Members of Spokane's Interfaith Council pose for a selfie with Bernie Sanders/Contributed

Sanders meets with Interfaith Council, faith leaders in Spokane

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By Tracy Simmons

A Snapchat from the Bernie Sanders campaign
A Snapchat from the Bernie Sanders campaign

As he passed through Spokane for the second time in a week, Sen. Bernie Sanders met privately with members of the Spokane Interfaith Council and a handful of local faith leaders.

In a 20-minute meeting before giving a public speech at the Spokane Veterans Memorial Arena, Sanders addressed the ethics of income inequality, political revolution, anti-Islam rhetoric and the need for grassroots organizations — like the Interfaith Council.

“Anybody who reaches out and wants to have a conversation about building community and interfaith work, we’ll definitely take them up on it,” said Interfaith Council President Skyler Oberst. “Other candidates have come through and have not reached out to us to engage.”

Sanders said many of the policy issues currently being discussed, such as climate change, are “moral principles.”

“The truth is these are issues of justice, decency and equality,” he said.

When asked by local Muslim and Interfaith Council member Ayesha Malik about recent statements made by GOP candidates to crack down on all Muslims, Sanders said what Donald Trump, specifically, is saying is problematic.

“What Trump and others have been saying, the idea that somehow we’re at war with a religion, rather than a terrorist organization is outrageous and certainly not what this country is about,” Sanders said.

Malik said his words were satisfying, but weren’t surprising.

“I already knew that was going to be his response because I’ve been watching videos of him online, so I just wanted to hear him address it to me personally so I can hold it to him,” she said. “God willing he’ll be accepted into office and I’m hoping when he’s in office he will work on some interfaith initiatives.”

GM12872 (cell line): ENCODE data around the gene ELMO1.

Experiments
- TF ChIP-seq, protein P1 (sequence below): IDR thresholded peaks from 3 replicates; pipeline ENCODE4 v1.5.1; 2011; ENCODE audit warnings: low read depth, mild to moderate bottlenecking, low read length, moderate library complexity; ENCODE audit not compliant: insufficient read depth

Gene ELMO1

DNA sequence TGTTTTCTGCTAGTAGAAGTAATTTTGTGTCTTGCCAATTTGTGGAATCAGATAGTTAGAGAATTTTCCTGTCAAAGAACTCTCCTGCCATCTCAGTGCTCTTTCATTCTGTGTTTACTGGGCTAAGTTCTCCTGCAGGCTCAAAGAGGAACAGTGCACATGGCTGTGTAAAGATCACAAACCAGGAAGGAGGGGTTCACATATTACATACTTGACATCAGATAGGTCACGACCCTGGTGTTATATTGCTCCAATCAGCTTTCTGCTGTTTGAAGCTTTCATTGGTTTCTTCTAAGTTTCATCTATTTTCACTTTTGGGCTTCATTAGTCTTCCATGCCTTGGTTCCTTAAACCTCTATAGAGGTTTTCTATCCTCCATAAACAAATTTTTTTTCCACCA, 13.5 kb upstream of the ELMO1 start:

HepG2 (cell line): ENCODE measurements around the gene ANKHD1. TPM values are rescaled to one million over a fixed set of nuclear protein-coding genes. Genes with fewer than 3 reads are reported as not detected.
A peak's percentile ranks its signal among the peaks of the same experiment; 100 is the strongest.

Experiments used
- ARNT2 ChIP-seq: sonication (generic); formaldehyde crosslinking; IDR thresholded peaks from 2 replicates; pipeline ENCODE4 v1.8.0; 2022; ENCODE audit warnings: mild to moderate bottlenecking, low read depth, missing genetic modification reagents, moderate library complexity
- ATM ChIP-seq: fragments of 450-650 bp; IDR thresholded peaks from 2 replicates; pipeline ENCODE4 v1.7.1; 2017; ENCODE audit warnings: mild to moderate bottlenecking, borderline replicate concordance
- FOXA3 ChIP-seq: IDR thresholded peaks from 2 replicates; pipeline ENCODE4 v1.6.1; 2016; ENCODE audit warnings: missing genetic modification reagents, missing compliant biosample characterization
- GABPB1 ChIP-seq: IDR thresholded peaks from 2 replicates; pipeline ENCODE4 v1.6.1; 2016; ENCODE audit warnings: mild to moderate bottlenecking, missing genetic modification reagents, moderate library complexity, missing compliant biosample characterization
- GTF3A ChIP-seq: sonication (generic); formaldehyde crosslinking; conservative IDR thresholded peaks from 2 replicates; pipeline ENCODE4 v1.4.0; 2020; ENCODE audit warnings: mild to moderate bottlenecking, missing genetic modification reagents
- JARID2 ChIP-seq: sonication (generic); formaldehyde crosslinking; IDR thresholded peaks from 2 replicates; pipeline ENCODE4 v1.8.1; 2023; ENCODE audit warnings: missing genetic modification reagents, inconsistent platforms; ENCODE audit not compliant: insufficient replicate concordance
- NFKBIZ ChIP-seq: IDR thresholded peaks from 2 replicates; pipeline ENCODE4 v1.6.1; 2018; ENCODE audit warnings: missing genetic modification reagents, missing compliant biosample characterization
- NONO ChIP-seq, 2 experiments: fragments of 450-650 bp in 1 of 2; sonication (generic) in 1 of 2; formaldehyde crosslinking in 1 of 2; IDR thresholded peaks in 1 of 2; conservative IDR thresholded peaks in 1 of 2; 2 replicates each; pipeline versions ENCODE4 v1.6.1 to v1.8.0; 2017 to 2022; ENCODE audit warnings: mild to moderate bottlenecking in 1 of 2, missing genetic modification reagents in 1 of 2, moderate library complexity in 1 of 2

Sanders closed his meeting with faith leaders by promising to work toward unity.

“We’re gonna fight for an America where we do away with this scapegoating, whether it’s Muslims, whether it’s Latinos, whether it’s blacks, whether it’s gays, whatever it may be,” he said. “It’s our job to bring us all together.”

About Tracy Simmons

Tracy Simmons is an award winning journalist specializing in religion reporting, digital entrepreneurship and social journalism. In her 15 years on the religion beat, Simmons has tucked a notepad in her pocket and found some of her favorite stories aboard cargo ships in New Jersey, on a police chase in Albuquerque, in dusty Texas church bell towers, on the streets of New York and in tent cities in Haiti.
Simmons has worked as a multimedia journalist for newspapers across New Mexico, Texas and Connecticut. She serves as the executive director of SpokaneFAVS.com, a digital journalism start-up covering religion news and commentary in Spokane, Wash. She also writes for The Spokesman-Review and for the Religion News Service. She is also a Journalism Instructor at Washington State University.

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3 comments

  1. Did he share anything different than Hillary would of said?

  2. Next time, invite the JFS guy!

  3. This picture > pretty much everything today.

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